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Just a Logbook?


Guest bunkerdave
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Guest bunkerdave

I am conducting a little poll. What kind if interest would there be in caches that contained nothing but a logbook? The idea is that while virtual caches have appeal, there is a lot to be said for that last little stretch of the hunt where you are actually looking for the cache box. Also, I enjoy placing (and finding) caches in areas where they are rarely (if ever) found, and it seems a waste to put a bunch of nice stuff on a remote mountain peak where hardly anyone will ever find it, but at the same time, it is preferable to have SOMETHING there to find, to somehow "end" the hunt.

 

If I were to do a cache like this, it would be in a place where the hunt, and the reaching of the cache, would be so satisfying that the memory of it would be far more valuable than anything I could (or would) place in a cache. It would really be more of a letter box, in essence.

 

So what are your thoughts, as geocachers? Would you be more or less likely to hunt such a cache? Personally, I don't really care what is in the caches I find, though I admit I prefer to open a cache an find it well-stocked. I guess it seems to me to be further evidence of the generosity, integrity, and big-heartedness of my geocaching friends.

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Guest Iron Chef

If it's out there and near where I'm heading then you can be sure that I'll visit it whether the box is empty or not, and reguardless I'll be leaving a Spoon. At least that is my attitude. :~) I personally don't put much but a logbook and possibly one small trinket in my caches right now, I prefer it that fellow cachers fill up the stash.

 

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-Iron Chef

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agefive.com/geocache/ ~ Fe-26

Lets Drive Fast and Eat Cheese!

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Guest gstrong1

I would have no problem at all with logbook only caches. The hunt & the opportunity to visit new & enjoyable places is all I'm after. One other thing that I would probably still put in my caches though, is the single use camera.It's great to make up virtual scrapbooks from the photos off the cache cameras. We go back & forth on forums & cache pages with a lot of people & it's neat to be able to put a face with the names. Not to mention the fact that folks will do the darndest things in front of a cache camera. icon_biggrin.gif.

 

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Gary "Gimpy" Strong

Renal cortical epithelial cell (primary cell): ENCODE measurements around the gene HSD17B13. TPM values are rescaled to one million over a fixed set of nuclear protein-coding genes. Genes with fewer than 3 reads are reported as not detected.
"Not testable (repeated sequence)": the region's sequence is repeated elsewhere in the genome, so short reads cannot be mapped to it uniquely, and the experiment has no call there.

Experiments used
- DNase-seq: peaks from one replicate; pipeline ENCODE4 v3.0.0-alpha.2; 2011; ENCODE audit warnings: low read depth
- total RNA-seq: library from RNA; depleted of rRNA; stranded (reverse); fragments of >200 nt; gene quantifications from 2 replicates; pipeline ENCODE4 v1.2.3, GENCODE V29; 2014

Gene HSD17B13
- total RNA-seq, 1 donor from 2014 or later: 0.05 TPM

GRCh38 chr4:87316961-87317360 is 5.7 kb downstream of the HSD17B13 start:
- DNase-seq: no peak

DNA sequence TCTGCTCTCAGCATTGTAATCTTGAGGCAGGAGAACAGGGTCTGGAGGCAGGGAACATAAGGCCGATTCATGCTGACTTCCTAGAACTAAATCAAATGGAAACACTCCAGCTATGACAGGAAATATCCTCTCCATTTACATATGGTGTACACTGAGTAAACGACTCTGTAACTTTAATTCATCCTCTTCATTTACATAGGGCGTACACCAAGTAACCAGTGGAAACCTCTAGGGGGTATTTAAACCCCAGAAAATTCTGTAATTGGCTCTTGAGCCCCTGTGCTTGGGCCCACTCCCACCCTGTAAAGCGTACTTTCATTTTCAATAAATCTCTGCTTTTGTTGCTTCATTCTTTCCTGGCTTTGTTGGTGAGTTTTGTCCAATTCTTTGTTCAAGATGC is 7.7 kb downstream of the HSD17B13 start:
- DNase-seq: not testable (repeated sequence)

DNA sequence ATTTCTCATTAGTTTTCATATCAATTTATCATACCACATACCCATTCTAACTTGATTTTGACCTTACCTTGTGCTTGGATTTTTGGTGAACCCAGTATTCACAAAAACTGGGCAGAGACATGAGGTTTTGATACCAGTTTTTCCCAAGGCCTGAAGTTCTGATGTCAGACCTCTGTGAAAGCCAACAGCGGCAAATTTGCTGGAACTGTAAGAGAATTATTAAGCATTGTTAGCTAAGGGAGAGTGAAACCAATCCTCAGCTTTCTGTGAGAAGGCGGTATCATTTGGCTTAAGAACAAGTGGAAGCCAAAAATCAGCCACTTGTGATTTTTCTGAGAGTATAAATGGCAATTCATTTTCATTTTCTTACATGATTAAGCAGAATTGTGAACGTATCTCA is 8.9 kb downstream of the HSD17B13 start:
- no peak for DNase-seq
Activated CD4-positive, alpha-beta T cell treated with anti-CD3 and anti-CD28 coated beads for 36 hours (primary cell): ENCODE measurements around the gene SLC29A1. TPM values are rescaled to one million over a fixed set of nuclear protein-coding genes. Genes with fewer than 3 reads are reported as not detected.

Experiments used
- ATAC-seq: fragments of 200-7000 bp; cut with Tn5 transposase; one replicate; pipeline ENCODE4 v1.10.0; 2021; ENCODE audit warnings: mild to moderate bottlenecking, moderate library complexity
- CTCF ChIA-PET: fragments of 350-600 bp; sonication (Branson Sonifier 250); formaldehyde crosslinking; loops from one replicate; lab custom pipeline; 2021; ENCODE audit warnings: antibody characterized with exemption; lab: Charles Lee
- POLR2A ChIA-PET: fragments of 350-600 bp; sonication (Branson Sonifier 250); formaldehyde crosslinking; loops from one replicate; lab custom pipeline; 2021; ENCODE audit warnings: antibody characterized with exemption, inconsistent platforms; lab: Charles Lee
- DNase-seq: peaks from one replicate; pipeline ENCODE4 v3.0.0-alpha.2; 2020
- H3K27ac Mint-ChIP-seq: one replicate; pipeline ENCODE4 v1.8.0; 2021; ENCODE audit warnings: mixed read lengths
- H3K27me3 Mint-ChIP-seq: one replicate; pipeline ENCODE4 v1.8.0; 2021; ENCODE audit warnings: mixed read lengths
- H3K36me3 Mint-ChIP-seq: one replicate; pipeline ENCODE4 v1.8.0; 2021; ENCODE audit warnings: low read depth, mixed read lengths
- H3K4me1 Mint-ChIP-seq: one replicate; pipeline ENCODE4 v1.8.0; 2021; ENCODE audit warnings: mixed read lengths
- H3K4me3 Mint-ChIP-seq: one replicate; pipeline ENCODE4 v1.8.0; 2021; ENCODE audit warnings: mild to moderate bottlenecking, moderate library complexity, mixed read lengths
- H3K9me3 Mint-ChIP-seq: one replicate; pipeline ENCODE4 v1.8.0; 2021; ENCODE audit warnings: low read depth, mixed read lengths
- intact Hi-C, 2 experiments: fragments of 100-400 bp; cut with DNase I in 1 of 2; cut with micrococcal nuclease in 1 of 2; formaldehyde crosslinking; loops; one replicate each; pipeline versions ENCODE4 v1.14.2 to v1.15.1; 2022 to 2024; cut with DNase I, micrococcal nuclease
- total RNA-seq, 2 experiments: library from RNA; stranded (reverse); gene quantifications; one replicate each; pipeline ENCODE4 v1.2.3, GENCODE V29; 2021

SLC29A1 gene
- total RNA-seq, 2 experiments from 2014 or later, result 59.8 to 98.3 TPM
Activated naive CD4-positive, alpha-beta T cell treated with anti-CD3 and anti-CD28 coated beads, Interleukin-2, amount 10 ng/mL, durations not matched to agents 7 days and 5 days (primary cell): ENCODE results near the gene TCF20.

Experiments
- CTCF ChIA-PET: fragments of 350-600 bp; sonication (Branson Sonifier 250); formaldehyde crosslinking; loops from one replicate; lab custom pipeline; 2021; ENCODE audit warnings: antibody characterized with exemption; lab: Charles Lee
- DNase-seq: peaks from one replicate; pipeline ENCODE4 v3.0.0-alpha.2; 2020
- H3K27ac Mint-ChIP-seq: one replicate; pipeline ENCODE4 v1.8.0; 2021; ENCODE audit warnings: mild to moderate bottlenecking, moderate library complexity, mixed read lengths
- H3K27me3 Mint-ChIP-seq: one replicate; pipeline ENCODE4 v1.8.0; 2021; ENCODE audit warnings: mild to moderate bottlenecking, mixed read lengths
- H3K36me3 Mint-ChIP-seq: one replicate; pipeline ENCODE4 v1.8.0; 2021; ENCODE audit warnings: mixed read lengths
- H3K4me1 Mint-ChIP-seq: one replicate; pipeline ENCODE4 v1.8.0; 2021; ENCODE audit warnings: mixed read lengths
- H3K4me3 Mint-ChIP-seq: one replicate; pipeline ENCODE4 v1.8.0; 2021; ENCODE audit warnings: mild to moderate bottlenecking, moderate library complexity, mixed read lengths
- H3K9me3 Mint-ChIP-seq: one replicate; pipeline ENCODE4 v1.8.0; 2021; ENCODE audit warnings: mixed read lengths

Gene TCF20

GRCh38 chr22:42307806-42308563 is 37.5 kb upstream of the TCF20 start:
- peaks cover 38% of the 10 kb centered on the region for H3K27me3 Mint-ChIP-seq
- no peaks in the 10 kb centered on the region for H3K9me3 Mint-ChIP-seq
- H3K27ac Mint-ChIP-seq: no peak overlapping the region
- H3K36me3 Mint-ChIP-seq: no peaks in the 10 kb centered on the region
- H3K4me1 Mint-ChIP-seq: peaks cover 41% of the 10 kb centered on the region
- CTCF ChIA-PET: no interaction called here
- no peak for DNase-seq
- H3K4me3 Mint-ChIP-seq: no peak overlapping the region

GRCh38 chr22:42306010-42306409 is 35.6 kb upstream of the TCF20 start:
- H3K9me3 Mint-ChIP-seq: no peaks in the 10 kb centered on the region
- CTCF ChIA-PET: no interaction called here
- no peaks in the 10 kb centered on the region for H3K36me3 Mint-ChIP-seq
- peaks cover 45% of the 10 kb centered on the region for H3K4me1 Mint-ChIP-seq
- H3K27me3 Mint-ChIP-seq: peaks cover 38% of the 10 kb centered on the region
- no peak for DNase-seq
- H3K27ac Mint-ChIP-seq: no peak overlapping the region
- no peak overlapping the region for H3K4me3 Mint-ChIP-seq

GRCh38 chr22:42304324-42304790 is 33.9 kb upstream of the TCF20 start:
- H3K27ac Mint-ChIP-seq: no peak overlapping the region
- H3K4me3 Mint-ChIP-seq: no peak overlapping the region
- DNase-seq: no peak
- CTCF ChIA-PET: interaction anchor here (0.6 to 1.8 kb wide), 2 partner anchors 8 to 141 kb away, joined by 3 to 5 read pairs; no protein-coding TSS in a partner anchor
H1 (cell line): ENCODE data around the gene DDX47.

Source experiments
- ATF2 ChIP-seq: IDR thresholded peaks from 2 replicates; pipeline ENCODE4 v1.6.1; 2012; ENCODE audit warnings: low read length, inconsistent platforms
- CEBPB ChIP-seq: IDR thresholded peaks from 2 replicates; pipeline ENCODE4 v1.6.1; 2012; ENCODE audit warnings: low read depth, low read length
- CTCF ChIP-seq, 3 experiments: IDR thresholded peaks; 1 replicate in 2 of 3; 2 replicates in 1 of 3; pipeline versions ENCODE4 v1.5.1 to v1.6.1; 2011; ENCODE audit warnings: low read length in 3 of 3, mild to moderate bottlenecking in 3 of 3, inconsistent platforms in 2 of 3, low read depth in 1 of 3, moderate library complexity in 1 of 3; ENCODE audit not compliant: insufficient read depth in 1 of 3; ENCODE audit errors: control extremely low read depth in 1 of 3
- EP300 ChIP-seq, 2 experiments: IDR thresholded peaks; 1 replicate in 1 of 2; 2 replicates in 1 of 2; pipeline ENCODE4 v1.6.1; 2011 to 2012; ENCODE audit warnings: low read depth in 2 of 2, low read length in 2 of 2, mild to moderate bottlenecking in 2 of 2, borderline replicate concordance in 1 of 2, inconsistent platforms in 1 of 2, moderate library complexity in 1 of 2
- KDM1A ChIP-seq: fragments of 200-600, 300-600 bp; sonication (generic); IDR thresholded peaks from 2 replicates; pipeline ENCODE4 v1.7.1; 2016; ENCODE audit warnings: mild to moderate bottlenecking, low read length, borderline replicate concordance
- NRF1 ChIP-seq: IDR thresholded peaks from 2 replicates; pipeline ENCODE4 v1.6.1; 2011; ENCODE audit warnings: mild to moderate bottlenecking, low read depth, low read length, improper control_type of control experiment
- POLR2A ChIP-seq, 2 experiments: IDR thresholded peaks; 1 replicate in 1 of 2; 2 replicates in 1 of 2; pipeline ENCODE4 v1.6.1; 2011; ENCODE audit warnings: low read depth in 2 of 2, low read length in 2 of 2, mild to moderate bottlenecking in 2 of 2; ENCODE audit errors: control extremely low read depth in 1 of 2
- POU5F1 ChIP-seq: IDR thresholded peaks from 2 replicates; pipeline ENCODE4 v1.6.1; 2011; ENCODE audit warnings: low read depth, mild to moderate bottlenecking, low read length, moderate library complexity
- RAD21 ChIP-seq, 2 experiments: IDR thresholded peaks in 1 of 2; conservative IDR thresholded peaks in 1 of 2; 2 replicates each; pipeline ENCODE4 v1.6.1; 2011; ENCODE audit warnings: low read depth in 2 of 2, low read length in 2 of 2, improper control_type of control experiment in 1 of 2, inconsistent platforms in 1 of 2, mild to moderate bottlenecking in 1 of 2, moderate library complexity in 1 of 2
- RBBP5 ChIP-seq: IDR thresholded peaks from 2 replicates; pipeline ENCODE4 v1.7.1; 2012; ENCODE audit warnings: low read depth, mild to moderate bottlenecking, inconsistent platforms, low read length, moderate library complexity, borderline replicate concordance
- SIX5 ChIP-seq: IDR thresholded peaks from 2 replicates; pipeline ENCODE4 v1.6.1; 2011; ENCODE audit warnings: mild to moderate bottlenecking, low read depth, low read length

Rochester,NY

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Guest gstrong1

I would have no problem at all with logbook only caches. The hunt & the opportunity to visit new & enjoyable places is all I'm after. One other thing that I would probably still put in my caches though, is the single use camera.It's great to make up virtual scrapbooks from the photos off the cache cameras. We go back & forth on forums & cache pages with a lot of people & it's neat to be able to put a face with the names. Not to mention the fact that folks will do the darndest things in front of a cache camera. icon_biggrin.gif.

 

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Gary "Gimpy" Strong

Rochester,NY

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A log only cache is every bit as good to me as a 'treasure' cache. I enjoy looking at the different items left by people, and I enjoy finding unique items to put in caches I find. But I am there for the hunt. The log book is the most important thing in any cache. If some caches don't have trade items it won't reduce my pleasure one bit, if the hunt is good.

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Guest Markwell

I think the only Geocachers you might lose are the under 10 crowd that accompany the fanatic parents. But that wouldn't stop me from hunting the cache by myself. I would however, make sure that you describe the cache on the webpage as being "logbook only."

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Guest Mark Robb

I think a logbook would be fine.... But my kids help determine which ones we will search for and if there was no dime store surprise they may be dissapointed... I wish they would enjoy the surroundings but their mind is on "What's gonna be in the box???".

Either way we have alot of fun

 

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Mark Robb

http://markrobb.com

Magellan Map 330

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I find that the success is in locating a hidden cache, not in what is in the box. I usually dont make a big deal of trading items when I find a cache, I just sign the log book and enjoy the hike home. I placed a cache that has a log book and a photo album of some great hikes I have taken around the country. Since then most people that found have left various trinkets, yet I always seem to hear that people enjoyed the hike, or the photos..not that they were happy with the cache goodies. In short, I would be quite content with log book only caches. Perhaps a camera to snap a few pics too.